For the most part, the graphics in JTCE are quite good. For a change (it seems), we are presented with an adventure game that takes place predominantly in sunlight, with lush, vibrant, high-contrast colors. You won't have to turn down the room lights because of dim, dark, foreboding scenes. The textures are done well, albeit fairly simply. There are no breathtaking landscapes with high-definition 3D renderings. However, the artwork is done well, and contributes to an enjoyable visual experience.
The characters are animated reasonably well, although we are not given the close-up animations that some other recent adventure games include. In some cases, the movements are reminiscent of typical Saturday-morning cartoons, while at other times they seem to have been given a little bit extra attention to detail.
The save-game engine in JTCE is one of the most unique that I have seen. You can save as many games as you like, and every saved game is accompanied by a thumbnail image of the scene where the game was saved. Or, more correctly, I should say that every thumbnail is accompanied by information about the current status of the game. Because each saved game consists of a single JPEG image file — with all of the other information (location, inventory items, status of triggers, etc.) encoded within the JPEG file itself!
JTCE is a fairly linear game, in terms of the progress that Ariane must make. While there are no pre-defined chapters, or levels, Ariane clearly moves from location to location, and situation to situation, in a well-controlled manner. (For example, trying to access a location which is "out of order" at the moment will typically result in her saying something like "I have other things to do here first.") Within each particular location, however, she is fairly free to move around, explore, talk to other individuals, solve necessary puzzles, encounter the triggers that will move her along, and generally develop the story line of the game.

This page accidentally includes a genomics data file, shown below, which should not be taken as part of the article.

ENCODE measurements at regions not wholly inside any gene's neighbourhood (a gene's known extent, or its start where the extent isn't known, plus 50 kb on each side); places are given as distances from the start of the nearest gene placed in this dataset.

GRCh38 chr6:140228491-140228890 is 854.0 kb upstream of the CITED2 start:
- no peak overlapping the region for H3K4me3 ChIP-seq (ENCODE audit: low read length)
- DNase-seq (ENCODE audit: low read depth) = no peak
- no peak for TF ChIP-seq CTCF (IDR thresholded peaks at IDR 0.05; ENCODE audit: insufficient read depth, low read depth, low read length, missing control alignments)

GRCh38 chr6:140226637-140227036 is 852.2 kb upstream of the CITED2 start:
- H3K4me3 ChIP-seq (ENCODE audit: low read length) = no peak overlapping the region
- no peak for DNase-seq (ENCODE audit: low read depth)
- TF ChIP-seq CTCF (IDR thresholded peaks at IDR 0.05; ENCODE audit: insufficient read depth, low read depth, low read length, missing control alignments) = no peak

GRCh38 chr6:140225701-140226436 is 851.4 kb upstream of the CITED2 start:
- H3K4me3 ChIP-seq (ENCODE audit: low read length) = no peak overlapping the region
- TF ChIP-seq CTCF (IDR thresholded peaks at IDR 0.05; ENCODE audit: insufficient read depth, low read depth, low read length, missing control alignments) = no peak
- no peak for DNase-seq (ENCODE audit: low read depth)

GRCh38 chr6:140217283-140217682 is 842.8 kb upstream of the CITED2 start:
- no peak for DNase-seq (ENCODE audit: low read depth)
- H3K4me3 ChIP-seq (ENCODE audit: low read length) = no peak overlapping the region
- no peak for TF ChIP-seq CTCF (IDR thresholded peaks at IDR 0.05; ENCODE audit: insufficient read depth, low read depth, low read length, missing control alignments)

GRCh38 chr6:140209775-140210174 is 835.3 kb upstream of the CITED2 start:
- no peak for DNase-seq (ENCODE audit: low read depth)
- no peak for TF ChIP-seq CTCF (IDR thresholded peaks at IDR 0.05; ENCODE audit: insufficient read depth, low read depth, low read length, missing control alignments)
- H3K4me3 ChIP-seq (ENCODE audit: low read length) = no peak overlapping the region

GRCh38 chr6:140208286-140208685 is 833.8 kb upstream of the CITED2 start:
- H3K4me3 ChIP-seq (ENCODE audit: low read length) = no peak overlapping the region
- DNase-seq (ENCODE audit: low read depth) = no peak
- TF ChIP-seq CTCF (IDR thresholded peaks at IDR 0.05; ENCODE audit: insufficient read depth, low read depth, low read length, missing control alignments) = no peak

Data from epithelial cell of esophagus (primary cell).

Without spoiling the game, I will note that this is a "two-ending" game. At a certain point in the game, the player has an option that will lead to one of two possible endings. One is fairly brief, and involves no other gameplay; the other extends the game by quite a bit, involving more exploring, more puzzle-solving, more characterizations, and more story line. The reason I mention this is that, for me, this is where the game diverged from being a really good game, to being an "okay" game. Because it seemed that this "extension" to the game was done as an afterthought — almost as a "hey, we don't have enough gameplay to this thing yet; let's add something on to take up more time". The puzzles in this section certainly do not distinguish themselves. And most of the activity seemed, to me, to be "make-work" — that is, doing a lot of unnecessary things, things that did not contribute significantly to the overall story, but which involved a large amount of moving Ariane back and forth, taking time and energy, but not much else. My overall impression of the game, rather than being improved by having "more game to play", was actually lessened somewhat by the tediousness of what resulted from selecting the second ending.
JTCE is an enjoyable game, which should provide 15-20 hours of gameplay (if one can find a hint or walkthrough to get by the one or two next-to-impossible puzzles). While my own reactions see-sawed throughout the game (depending mostly on the tedium of the current task that I was performing), I found that the game was entertaining, and a good diversion.
-- Frank D. Nicodem, Jr.